Monday, 19 June 2017

Two for joy.

As mentioned a few posts ago, I have been working at LCA on the MAGPi pathway of FAD. Whoa, acronym central there or what?! LCA  = Leeds College of Art. MAGPi = Moving Image, Advertising, Graphic Design, Photography, Illustration. It’s been so much fun, I’ve loved being back at Leeds. Last week I blogged about our amazing FAD show, check it out. I also work at NTU (Nottingham Trent University) and trying to fit in my own work alongside being split in half at two institutions, teaching across level 3 up to level 5 (occasionally level 7!) has been (great fun, don’t get me wrong) but has left me time poor to carry on creating my own work, which I feel that I need to do to feed into my teaching practice, and for a general happy creative life. If I don’t draw or make something frequently, I just feel so … sad, so....pent up. It’s like my own Maslow hierarchy of needs - on the bottom rung; food, create, run, go to a gym class. Anyway – digressing…. today was my last day! I have also decided to halt working at the college during the summer holidays – I have been teaching classes with the Young Creatives – a portfolio development class and general art classes for students aged 7 up to 18, which has been so much fun and really inspiring.

The time has come, however, to move on, to concentrate on making more work, to stop giving so much of myself away and be a little bit selfish and make more for me. So as I depart, I wanted to leave a little memento. I’ve been enjoying working with wood recently - one of the many things I want to spend my time exploring more of - playing around making some wall hanging experiments and I thought that two (for joy) MAGPi(es) would be quite fitting. Adios LCA! 

Sunday, 18 June 2017


I've been thinking that maybeeee I need to stop drawing cats. But then they are great to draw and paint and I do love them. Just afraid of becoming a bit of a one trick pony. I just get commissioned for a lot of cats!! Here’s some printed on to fabric and made into make up pouches / large bags, purses and pillows. They are inside my etsy shop now.

Monday, 12 June 2017

Staffordshire Pottery

I love Staffordshire Pottery. I know I’ve said this before. It all started when doing Lila Rogers ‘Make Art That Sells’ course, one of the mini briefs was to draw Staffordshire Pottery figures. I just love how weird they are. It’s become a bit of an ongoing theme over the last year. I’ve just been constantly doodling and painting them. I decided to put together an illustrated zine of the characters that I’ve created. I’m currently doing some applique experiments too – just having a play,. I’ll share them when they are done! The zine is available from my etsy shop right now.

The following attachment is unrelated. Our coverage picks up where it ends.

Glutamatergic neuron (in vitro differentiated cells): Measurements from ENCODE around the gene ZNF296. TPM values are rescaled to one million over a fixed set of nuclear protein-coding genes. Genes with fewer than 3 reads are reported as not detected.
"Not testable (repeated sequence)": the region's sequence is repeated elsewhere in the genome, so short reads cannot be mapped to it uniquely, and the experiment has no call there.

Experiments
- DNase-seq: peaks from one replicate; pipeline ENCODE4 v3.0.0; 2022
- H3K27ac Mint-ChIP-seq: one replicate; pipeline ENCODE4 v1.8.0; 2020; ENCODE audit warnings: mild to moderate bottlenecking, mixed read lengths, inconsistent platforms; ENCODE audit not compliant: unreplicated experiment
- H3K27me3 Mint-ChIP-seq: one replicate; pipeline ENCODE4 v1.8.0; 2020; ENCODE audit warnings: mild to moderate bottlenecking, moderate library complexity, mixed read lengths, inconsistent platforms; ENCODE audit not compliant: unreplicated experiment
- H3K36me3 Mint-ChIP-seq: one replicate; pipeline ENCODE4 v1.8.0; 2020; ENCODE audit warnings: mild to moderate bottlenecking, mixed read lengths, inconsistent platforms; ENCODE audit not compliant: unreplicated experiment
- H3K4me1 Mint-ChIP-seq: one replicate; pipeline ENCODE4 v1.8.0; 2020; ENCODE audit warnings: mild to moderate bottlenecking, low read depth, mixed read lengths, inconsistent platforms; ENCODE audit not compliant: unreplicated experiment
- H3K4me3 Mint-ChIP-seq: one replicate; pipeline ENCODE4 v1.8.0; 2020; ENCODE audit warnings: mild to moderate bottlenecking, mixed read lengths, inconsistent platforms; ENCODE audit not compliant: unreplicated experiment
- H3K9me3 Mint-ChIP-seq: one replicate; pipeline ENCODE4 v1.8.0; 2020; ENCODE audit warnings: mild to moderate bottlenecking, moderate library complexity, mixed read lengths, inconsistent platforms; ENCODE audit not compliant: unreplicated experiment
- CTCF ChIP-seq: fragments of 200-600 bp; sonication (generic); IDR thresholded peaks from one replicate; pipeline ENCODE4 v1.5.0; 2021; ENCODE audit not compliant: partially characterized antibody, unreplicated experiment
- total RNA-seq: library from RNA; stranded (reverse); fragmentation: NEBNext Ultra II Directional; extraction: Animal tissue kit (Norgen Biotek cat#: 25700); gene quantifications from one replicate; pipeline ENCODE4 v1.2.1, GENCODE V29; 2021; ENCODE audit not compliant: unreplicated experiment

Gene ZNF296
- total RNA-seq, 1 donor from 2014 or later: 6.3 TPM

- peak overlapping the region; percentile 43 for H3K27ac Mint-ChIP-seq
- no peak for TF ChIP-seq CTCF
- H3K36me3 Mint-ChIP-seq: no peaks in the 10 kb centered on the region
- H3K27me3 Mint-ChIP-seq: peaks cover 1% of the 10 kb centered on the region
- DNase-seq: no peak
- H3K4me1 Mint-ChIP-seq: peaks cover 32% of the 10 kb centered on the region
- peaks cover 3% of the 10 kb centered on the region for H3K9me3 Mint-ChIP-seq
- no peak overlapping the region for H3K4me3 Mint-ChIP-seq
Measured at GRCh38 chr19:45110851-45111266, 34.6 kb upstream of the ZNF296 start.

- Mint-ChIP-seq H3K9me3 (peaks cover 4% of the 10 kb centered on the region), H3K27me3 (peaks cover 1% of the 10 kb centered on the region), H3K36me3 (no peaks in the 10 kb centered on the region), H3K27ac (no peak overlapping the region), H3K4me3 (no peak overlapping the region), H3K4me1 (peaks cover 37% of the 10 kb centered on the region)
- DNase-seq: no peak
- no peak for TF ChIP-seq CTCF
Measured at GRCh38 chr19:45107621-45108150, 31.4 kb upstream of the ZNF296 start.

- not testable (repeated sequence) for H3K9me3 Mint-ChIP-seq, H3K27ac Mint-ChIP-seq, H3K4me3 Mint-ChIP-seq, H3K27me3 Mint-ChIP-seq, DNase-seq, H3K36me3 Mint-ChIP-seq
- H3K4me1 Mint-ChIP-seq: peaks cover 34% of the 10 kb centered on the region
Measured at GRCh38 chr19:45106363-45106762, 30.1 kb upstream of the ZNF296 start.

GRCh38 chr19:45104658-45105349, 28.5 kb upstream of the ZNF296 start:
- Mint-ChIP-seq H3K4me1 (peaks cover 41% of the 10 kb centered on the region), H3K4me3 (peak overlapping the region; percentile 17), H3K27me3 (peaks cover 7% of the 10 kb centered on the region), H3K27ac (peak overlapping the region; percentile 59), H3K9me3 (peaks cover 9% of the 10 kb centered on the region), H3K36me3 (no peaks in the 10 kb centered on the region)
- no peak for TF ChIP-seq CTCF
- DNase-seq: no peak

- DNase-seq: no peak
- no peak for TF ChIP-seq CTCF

FAD '17


It’s all been a bit quiet on the blogging front. Mainly because I have been doing a lot of teaching. In November I was asked to come in and help out on the MAGPi  pathway of the Foundation at Leeds College of Art. (MAGPi stands for Moving Image, Advertising, Graphic Design, Photography and Illustration. It’s the ‘communication’ pathway, but also as you can gather from those titles a broad mix of mediums). In 2013, when I was doing my PGDipE, I worked two days a week at LCA and absolutely loved teaching on an Art Foundation course. I was asked to come back this academic year. Foundations are a real gem in the UK educational system – sitting in between level 3 and level 4, they offer a year of unique diagnostic education, a year to be yourself, or to discover what that even is, a year to explore art and design education, which can be restricted at school. Leeds College of Art is one of the best places to undertake a Foundation in the country – and I don’t say that lightly. Not only is Leeds a hub of inspirational activity – from music to art, academic thought to sport, independent spaces and businesses – but the foundation is seeped in history and is different to many other foundation courses around. The students don’t do ‘tasters’ of each subject, but go through a thorough exploration of solving an array of problems – how they solve it,  and how they document how they solve it, determines what kind of artist, designer, thinker and problem solver they are – and what medias they chose to work with. It’s truly exciting, transformative experience – one that I would recommend to anyone, everyone to do – even those that don’t necessarily feel that they will have a career in the arts. The ability to solve problems creatively and to adapt and responded to the world around us is surely needed for every individual, in a technological advancing future, which is hard to foresee. I could harp on about this type of education all day long. It’s important, it’s needed, it’s transformative, it’s intense (teaching it and learning) but so rewarding (yes, teaching it and being on it) you just can’t do it half-arsed. It’s all or nothing – such is the vocational world of design. I wanted to share with you some of the lovely work the Class of ’17 have produced at their end of year exhibition, which was a few weeks’ ago. If you follow this blog, you’ll know that I also teach at Nottingham Trent University, so I have been catapulted into the assessment and end of year show there too, and I will be sharing snippets of that too and other degree shows I hope to attend–including New Designers and New Blood in July.

Photographs show our lovely space at LCA with the eclectic mix of work - MAGPi & Textiles. Directly above are lovely papier mache masks by Annie Hall.

 Interactive Graphics - above based on a project about Play by Courtney Morton, and below exploring typography by Emilla Bermejo-Ford.
An amazing illustrated zine about coming of age, by Emma Barret below.

Strange Conversation is an interactive game, designed by Hannah Carlie - 
a response to over over usage of social media.

Playful textiles by Amelia Galliford.